“At this time in history, when Negro youths need a feeling of identity; the inclusion of a Negro character even occasionally in your comics would help these young people to feel it is a natural thing for Caucasian and Negro children to engage in dialogue,” wrote one anonymous mother of two.

On July 1, 1968, Charles Schulz wrote back to Harriet Glickman. (He misnamed her “Mrs Glukman” in the letter, but I suspect she forgave him his mistake.)

“You will be pleased to learn that I have taken the first step in doing something about presenting a Negro child in the comic strip in the week of July 29. I have drawn an episode which I think will please you.
Kindest regards.
Sincerely yours,
Charles M. Schulz.”

On July 31, 1968, Peanuts featured Charlie Brown playing on the beach, building a sandcastle with his customary lack of skill. A little African-American boy returns to Charlie Brown his beachball, which the boy, Franklin Armstrong, says he found floating in the sea. Charlie Brown explains that his little sister, Sally, had thrown the ball in the water.

The kids chat about baseball, and Franklin mentions that his dad is in Vietnam. This would have been topical, as the Vietnam War was the first major American conflict in which the army was integrated. Black soldiers had fought in previous wars in segregated units.  

Corry Kanzenberg, curator of the Schulz Museum, has said it was very unusual for the cartoonist, who prided himself on being the sole creator behind Peanuts, to base such a decision on a fan’s suggestion.

Franklin’s initial, three-day run was met with a broadly positive reaction, but some southern editors and newspapers refused to carry the strip.

Franklin soon became a series regular. Some controversy erupted when Schulz depicted Franklin as a classmate of Peppermint Patty. School segregation was, at the time, still an issue. Schulz ignored his critics.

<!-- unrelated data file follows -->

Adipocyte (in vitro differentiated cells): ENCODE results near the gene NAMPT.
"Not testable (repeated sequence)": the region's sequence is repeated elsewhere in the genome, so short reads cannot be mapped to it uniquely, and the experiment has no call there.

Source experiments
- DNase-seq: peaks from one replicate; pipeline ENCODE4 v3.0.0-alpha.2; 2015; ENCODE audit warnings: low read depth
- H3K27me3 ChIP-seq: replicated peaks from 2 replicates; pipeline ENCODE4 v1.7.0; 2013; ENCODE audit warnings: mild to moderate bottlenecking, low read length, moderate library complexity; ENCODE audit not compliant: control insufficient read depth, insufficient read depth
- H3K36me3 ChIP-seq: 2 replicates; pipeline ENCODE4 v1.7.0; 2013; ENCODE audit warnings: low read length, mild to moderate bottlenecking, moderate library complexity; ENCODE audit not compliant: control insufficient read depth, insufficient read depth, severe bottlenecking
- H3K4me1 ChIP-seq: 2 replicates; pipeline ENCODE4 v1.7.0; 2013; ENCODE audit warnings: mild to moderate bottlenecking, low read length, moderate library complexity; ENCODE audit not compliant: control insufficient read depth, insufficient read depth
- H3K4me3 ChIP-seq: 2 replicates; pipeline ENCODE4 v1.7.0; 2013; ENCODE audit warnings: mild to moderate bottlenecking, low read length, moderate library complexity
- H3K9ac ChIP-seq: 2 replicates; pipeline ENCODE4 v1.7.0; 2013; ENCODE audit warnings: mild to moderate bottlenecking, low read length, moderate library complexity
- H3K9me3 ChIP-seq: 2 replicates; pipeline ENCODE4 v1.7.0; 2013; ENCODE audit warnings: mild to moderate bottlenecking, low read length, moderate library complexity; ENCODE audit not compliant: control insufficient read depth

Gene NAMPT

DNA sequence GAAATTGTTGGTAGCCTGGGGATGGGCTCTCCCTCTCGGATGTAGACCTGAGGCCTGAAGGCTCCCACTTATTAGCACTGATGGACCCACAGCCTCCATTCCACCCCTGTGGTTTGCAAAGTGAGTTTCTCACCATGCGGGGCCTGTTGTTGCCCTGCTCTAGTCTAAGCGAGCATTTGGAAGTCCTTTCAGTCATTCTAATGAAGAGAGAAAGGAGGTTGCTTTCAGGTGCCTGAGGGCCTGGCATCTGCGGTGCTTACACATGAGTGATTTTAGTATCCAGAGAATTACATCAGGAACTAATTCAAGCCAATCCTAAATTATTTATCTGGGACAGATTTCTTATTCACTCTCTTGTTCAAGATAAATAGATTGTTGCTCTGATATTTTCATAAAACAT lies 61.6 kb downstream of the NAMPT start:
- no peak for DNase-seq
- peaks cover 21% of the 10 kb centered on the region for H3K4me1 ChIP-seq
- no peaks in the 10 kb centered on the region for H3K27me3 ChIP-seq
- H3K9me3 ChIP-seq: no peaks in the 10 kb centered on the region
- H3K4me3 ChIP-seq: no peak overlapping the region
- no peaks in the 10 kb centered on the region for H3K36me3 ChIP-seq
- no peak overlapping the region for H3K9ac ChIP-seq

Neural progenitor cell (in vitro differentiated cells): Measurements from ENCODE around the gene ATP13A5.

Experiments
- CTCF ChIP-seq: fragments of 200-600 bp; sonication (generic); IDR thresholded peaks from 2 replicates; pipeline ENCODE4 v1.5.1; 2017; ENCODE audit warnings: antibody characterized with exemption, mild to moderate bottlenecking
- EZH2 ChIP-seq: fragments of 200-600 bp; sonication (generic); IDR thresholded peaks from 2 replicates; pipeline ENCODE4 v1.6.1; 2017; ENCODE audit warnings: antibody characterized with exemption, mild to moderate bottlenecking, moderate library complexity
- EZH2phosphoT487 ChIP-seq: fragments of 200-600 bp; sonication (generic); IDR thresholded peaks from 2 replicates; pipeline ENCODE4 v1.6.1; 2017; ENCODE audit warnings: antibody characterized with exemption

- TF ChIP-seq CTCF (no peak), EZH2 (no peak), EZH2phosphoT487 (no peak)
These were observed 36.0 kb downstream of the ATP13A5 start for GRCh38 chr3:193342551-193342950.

Schulz recalled “one southern editor who said something about ‘I don’t mind you having a black character, but please don’t show them in school together’.

“But I didn’t even answer him.”

When Larry Rutman, president of the United Features syndicate, Schulz’s boss, complained about Franklin, and suggested the character be removed from the strip, Schulz gave him a blunt answer.

“Well, Larry, let’s put it this way: Either you print it just the way I draw it or I quit. How’s that?”

As Schulz said later, “So that’s the way that ended.”

Franklin has always been kinder than other characters, never criticising or mocking Charlie Brown.

Some have argued that the niceness of Franklin’s character is – just as Schulz feared – patronising, and it’s probably fair to say that having introduced such a ground-breaking character, Schulz never quite seemed to know what to do with him.

Still, Franklin’s debut in Peanuts was, for its time, a hugely important development in the representation of black characters in American popular culture, and, in 2015, Peanuts declared July 31 National Franklin Day.

A few years ago, Harriet Glickman confessed that she had had no idea the effect her letter to Charles M. Schulz would have, but in the wake of the assassination of Dr Martin Luther King Jr, she had felt she couldn’t give in to helplessness.

“You wanted to do something: you felt powerless in a situation like that. I thought, ‘This might be a nice little idea.’”

Happy National Franklin Day.

(Images courtesy of the Charles M. Schulz Museum and Research Centre, Santa Rosa, California.)